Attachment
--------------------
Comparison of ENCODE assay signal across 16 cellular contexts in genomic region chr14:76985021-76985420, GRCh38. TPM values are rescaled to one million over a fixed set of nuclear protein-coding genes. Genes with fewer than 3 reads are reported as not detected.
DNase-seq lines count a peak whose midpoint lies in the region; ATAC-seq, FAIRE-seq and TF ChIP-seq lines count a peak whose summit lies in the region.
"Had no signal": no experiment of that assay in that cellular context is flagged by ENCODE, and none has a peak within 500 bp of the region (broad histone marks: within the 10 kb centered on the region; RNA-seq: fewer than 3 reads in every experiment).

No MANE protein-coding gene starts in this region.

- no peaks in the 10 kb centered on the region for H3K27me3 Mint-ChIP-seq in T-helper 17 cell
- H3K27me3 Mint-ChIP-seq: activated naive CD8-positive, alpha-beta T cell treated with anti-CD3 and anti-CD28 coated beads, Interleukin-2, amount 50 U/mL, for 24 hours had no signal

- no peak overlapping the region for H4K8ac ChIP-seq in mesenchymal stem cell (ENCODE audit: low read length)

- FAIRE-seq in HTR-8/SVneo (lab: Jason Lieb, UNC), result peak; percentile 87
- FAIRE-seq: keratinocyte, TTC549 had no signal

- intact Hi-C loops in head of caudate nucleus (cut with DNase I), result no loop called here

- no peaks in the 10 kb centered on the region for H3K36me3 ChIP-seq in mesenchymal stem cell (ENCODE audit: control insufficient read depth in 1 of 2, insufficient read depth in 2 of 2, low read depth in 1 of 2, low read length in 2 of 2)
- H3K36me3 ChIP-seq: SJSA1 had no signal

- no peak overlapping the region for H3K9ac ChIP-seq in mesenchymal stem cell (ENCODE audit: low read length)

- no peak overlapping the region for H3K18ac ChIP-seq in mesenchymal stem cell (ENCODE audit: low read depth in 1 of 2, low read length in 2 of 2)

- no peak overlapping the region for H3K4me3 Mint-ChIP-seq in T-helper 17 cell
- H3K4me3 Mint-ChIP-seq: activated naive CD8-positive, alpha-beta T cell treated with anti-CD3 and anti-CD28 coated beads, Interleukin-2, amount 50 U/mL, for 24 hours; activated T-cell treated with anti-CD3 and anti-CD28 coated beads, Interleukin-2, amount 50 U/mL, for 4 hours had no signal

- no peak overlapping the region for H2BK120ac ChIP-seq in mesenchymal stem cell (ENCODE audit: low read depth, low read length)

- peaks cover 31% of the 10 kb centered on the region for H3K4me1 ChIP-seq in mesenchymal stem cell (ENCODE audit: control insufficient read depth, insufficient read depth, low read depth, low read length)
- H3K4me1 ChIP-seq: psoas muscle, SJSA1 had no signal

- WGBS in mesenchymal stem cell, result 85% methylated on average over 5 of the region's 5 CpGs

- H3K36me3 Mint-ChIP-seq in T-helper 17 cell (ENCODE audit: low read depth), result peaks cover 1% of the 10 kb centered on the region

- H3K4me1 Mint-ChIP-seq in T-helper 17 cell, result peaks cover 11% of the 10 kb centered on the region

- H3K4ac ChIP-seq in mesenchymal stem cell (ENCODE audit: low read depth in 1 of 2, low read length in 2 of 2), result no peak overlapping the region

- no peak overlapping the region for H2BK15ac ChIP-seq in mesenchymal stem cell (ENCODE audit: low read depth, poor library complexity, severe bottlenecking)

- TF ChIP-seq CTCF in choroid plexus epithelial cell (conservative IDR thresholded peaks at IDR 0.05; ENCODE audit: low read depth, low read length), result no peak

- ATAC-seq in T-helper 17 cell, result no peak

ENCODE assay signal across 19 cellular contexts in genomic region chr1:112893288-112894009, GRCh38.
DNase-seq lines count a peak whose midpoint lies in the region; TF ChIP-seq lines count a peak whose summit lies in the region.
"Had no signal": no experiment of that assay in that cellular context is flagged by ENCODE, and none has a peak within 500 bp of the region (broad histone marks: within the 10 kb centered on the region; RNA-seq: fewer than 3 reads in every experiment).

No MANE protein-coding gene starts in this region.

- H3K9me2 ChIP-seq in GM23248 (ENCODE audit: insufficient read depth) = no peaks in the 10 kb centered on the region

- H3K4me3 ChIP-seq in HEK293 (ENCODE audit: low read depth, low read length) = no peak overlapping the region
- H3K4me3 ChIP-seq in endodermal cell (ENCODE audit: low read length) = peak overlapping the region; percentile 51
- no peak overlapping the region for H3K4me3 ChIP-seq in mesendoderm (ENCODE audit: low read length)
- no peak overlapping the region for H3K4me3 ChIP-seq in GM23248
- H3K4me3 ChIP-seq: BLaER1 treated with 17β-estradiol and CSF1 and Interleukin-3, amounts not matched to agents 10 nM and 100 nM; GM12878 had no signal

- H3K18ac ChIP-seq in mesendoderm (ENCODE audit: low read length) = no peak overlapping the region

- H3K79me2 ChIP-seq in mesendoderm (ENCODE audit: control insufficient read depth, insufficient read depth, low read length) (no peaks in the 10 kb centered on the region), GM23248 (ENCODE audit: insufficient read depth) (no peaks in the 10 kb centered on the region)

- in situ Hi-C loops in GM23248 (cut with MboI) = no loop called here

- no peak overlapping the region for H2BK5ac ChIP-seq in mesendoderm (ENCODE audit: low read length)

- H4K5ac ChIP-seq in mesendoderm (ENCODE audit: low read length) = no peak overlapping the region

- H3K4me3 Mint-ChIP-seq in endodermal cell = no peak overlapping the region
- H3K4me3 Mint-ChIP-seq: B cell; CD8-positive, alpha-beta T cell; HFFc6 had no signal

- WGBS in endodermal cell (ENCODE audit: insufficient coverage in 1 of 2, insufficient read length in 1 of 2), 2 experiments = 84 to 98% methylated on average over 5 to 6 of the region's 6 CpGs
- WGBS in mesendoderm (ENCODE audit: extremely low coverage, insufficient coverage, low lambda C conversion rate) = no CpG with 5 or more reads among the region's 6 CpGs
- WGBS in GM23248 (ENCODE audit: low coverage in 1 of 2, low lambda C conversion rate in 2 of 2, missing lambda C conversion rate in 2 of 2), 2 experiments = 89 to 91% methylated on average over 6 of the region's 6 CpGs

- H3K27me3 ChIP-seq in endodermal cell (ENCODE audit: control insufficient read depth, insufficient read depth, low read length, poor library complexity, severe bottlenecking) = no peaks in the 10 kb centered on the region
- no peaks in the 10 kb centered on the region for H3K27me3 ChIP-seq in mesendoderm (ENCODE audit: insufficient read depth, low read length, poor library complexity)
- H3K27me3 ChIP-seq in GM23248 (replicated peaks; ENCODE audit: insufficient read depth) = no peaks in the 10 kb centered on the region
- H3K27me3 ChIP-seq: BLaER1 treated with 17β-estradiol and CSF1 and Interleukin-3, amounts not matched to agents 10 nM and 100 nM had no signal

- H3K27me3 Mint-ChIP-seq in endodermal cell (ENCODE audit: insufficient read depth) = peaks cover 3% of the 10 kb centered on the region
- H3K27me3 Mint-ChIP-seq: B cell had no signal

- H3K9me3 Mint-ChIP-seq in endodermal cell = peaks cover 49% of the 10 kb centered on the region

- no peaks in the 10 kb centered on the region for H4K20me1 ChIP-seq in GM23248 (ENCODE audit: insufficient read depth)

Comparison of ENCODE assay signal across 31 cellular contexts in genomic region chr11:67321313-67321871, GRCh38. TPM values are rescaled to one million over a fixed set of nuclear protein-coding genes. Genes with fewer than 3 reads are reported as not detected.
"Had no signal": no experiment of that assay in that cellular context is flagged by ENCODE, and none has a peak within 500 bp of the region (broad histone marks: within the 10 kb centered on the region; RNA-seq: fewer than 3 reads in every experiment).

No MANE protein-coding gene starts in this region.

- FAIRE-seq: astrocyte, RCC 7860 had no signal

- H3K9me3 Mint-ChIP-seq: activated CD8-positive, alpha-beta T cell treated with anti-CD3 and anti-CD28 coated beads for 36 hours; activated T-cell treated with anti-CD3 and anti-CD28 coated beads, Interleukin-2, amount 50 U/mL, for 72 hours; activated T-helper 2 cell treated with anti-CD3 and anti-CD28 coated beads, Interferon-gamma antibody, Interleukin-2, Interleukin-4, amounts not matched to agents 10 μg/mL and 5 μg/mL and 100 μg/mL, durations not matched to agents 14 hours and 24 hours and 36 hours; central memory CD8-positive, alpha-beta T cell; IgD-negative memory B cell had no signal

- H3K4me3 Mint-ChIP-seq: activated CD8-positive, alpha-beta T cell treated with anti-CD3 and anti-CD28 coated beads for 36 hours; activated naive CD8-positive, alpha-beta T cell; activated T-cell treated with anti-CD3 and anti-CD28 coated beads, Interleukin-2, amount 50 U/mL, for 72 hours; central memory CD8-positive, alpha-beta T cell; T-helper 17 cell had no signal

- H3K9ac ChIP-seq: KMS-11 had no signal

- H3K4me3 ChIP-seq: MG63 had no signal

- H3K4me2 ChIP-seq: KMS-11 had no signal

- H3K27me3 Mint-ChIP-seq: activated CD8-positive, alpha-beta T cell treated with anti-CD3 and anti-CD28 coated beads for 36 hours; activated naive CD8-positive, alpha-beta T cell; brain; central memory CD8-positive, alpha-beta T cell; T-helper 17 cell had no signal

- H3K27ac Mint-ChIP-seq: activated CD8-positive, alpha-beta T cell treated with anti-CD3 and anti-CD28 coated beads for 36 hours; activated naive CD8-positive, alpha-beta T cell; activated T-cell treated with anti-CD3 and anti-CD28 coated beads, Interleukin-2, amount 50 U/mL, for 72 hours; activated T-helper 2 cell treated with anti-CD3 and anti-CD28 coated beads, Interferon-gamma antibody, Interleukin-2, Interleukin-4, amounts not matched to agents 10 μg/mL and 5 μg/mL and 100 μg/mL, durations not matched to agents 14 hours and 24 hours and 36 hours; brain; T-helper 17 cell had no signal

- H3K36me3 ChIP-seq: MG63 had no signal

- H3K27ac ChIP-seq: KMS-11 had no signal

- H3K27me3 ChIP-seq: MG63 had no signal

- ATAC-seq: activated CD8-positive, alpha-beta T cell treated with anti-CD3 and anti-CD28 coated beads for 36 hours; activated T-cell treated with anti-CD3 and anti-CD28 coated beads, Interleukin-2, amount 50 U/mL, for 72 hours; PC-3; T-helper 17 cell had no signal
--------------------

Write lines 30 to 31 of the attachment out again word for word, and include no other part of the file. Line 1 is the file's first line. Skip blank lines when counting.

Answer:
No MANE protein-coding gene starts in this region.

- H3K9me2 ChIP-seq in GM23248 (ENCODE audit: insufficient read depth) = no peaks in the 10 kb centered on the region